From there we walked further through the streets of Dodoma heading towards a section where last time we found some great souvenirs and to give the students a chance to barter, for many, for the very first time. Unfortunately the shops were not open in that area so we walked further to find a number of stalls that had some great produce. We spent some time helping the students understand how to barter, letting them have a go and advising along the way, from a distance, and they seem to have done pretty well on the whole … Zach possibly with the Arthur Daley award as I think he managed some of the best deals! (Sorry that was a reference for some of our older readers!). A couple of students said that they felt bad, because they knew that even the original price was a good one and these were poor people … so we talked about the traders seeing mzungu (white people) coming and doubling/tripling the price and expecting to be knocked down … and they would have bought the items at a good price so even paying less than half meant they still made a good profit. I was looking for a bracelet to replace the one I bought in 2015 which was looking slightly worse for wear … I couldn’t find one similar, so the stall holder made me one from scratch in less than fifteen minutes … I have to admit to doing a negative barter, paying twice as much as he asked, because I was so impressed with him.

The last stop … after a quick visit to Mama Kings mini market … a tradition that is now three visits long, we went to complete another tradition … a group photo in liberation (or Julius Nyerere) square.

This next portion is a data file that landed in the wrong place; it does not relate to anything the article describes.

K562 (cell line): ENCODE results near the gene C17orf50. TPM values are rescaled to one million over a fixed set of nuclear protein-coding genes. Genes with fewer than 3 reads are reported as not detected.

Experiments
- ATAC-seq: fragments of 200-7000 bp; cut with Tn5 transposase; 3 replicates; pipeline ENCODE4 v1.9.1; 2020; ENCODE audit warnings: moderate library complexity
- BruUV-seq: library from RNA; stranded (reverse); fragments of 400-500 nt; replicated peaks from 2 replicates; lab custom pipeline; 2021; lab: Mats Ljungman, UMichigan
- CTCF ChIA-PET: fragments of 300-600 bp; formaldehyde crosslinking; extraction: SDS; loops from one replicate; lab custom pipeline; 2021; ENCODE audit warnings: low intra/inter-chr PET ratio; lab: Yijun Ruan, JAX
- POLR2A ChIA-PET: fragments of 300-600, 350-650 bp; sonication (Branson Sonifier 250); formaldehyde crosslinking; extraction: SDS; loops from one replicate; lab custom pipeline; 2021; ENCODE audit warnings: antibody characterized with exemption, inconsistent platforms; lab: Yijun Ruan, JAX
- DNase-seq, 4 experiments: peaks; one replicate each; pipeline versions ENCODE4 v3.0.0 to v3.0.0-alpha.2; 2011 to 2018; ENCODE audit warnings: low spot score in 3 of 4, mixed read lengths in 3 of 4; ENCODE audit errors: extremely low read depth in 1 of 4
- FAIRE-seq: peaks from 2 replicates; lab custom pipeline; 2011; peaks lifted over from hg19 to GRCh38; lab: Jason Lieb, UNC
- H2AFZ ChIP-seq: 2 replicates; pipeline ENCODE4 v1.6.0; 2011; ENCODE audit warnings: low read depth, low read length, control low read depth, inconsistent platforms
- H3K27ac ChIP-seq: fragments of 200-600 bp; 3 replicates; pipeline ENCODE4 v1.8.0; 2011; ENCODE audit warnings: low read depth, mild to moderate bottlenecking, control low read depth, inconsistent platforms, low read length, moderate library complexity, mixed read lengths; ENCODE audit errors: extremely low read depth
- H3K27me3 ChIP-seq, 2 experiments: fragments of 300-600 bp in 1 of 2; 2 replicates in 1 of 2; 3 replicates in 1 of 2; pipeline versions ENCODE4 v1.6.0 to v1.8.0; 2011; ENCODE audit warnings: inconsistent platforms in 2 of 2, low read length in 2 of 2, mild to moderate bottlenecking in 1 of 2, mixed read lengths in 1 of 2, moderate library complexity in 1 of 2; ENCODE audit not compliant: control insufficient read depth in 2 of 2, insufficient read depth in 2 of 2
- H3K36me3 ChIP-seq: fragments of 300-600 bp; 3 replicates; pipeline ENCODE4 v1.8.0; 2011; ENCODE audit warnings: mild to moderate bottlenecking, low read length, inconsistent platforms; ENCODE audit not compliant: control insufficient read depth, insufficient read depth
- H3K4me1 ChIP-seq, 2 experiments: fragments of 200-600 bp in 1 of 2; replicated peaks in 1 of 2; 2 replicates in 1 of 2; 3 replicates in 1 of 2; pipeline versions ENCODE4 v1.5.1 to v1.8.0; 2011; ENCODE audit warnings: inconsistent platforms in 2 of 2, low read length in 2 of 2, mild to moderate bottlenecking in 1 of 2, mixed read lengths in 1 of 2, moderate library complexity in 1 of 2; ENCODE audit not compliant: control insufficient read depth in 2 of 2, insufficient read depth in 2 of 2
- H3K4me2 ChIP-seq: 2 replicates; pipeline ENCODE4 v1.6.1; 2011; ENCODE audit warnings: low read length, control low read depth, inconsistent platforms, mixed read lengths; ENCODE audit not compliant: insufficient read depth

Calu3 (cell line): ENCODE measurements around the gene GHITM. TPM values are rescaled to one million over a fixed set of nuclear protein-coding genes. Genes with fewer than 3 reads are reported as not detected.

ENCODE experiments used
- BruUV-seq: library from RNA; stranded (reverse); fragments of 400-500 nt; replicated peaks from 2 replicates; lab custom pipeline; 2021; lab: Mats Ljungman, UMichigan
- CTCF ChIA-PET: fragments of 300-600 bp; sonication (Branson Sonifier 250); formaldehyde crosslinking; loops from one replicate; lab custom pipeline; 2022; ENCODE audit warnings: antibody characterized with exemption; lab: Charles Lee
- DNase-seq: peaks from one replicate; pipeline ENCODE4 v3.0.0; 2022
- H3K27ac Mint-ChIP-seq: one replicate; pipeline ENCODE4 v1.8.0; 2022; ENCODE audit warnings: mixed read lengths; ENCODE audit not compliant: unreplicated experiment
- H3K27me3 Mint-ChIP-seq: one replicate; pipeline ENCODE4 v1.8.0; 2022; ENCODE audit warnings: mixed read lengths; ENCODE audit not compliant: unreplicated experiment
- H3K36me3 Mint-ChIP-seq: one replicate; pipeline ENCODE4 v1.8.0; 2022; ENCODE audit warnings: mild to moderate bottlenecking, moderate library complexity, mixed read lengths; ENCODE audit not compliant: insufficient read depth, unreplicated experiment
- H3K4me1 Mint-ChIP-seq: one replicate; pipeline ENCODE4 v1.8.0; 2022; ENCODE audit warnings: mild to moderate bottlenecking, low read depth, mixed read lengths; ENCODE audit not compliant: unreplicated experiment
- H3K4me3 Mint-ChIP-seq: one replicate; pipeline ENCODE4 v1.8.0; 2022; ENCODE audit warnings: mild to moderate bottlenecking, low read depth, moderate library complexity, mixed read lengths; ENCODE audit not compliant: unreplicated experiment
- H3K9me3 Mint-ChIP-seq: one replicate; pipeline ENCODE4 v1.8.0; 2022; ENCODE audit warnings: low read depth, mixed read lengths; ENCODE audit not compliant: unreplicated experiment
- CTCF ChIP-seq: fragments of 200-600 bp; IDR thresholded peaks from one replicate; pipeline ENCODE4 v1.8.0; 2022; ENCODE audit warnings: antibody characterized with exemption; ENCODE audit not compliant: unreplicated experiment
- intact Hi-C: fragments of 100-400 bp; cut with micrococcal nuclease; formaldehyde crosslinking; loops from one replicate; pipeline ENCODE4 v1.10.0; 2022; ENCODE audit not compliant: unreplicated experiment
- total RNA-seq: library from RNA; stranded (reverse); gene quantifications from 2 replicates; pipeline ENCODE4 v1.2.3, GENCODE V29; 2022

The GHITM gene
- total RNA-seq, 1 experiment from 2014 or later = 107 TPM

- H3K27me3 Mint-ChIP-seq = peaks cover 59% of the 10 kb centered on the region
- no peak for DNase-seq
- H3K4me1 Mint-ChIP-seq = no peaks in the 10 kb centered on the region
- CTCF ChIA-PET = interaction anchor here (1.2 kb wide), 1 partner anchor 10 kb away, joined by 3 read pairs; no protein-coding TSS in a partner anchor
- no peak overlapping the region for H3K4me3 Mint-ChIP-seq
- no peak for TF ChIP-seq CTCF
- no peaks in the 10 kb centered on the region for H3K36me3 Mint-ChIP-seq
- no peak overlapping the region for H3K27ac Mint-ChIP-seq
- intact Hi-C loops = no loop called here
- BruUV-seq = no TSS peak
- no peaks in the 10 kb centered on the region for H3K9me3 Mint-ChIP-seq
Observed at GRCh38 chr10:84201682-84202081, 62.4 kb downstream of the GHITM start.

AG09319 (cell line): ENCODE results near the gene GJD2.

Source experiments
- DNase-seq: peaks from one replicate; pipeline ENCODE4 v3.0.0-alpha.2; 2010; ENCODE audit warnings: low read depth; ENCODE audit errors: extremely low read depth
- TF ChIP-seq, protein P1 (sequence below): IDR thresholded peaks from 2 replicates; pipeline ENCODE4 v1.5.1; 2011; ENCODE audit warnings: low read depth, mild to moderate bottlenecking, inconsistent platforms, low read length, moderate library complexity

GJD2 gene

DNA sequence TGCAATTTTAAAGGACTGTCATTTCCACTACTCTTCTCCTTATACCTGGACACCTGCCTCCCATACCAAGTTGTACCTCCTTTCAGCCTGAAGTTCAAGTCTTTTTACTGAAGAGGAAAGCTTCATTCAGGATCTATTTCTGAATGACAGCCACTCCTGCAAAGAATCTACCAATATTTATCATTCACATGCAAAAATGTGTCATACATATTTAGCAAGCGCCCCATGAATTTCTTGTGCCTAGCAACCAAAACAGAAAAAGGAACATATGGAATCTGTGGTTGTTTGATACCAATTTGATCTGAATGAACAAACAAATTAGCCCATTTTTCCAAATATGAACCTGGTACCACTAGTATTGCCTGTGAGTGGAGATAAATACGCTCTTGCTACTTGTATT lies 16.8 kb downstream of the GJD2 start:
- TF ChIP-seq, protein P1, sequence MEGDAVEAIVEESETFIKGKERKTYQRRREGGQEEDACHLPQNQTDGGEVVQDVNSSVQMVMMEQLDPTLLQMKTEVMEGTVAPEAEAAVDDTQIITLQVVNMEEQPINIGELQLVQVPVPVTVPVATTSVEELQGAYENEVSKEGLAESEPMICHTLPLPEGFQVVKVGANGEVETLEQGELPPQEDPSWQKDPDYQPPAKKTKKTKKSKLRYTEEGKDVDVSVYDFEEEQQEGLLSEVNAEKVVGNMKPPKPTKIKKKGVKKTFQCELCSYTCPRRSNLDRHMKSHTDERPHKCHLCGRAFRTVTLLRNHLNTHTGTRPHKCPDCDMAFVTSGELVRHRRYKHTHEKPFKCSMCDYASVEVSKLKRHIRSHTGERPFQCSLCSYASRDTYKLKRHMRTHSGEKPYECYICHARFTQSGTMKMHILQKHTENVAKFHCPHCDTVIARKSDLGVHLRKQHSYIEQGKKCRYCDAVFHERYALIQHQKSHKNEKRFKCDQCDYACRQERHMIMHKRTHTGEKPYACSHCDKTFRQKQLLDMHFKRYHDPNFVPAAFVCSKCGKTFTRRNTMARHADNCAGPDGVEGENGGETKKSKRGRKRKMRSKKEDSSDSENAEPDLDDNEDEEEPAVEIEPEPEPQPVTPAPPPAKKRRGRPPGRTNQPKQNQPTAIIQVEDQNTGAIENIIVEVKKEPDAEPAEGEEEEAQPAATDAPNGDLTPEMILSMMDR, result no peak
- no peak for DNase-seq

Life can be quite quirky can’t it? We are in a city of 650,000 people (probably more now) … as we were just about to get onto the minibus to return to the hotel, a man approached me with a broad grin on his face … I thought he looked familiar but had no real idea … he greeted me with “Hello Mr Phil, it is good to see you” … he was Vincent, the minister from the church we visited for a service last time, and had remembered me two years later in a chance encounter … lovely to catch up, even briefly, and share a smile.

Then back to the hotel for sometime in the pool … where I had another bit of typical Tanzanian … I asked the hotel staff for tea by the pool whilst I write the blog and kept watch, so the students can swim … well I got the water, a cup, some sugar and a sachet of coffee … no tea in sight … I guess I could have gone to ask for the tea bag once Miss Hackett and Miss Barnes arrived, but somehow it would have spoilt the experience!

Dinner was, as usual, really nice … although we had chipsi again! Another typically Tanzanian situation is that on one night only so far have there been enough forks for everyone … the students are all fine, but the teachers tend to end up with a spoon and a knife … I said something after Monday and on Tuesday there were more than enough forks … last night we were one short again and then tonight we were back to spoons for all teachers … it’s not really a bind … but I have just had a word with the manager again … and he as promised we will have enough tomorrow … we shall wait and see … I’ve informed him we have three extras tomorrow as it is our celebration meal, with Rose and two teachers from Umonga … I’ll keep you updated on forkgate!

Another singing practice was held after dinner so that we are prepared for tomorrow … I’ve just got to translate my farewell speech (and Zach’s as he has decided that as head boy he should say a few words in Swahili to the school) with the help of Fred and then we can settle down to some card games … it has been a real pleasure to spend our evenings with the students playing Trivial Pursuits and Monopoly (interesting as card games, and lots of fun) and other card games …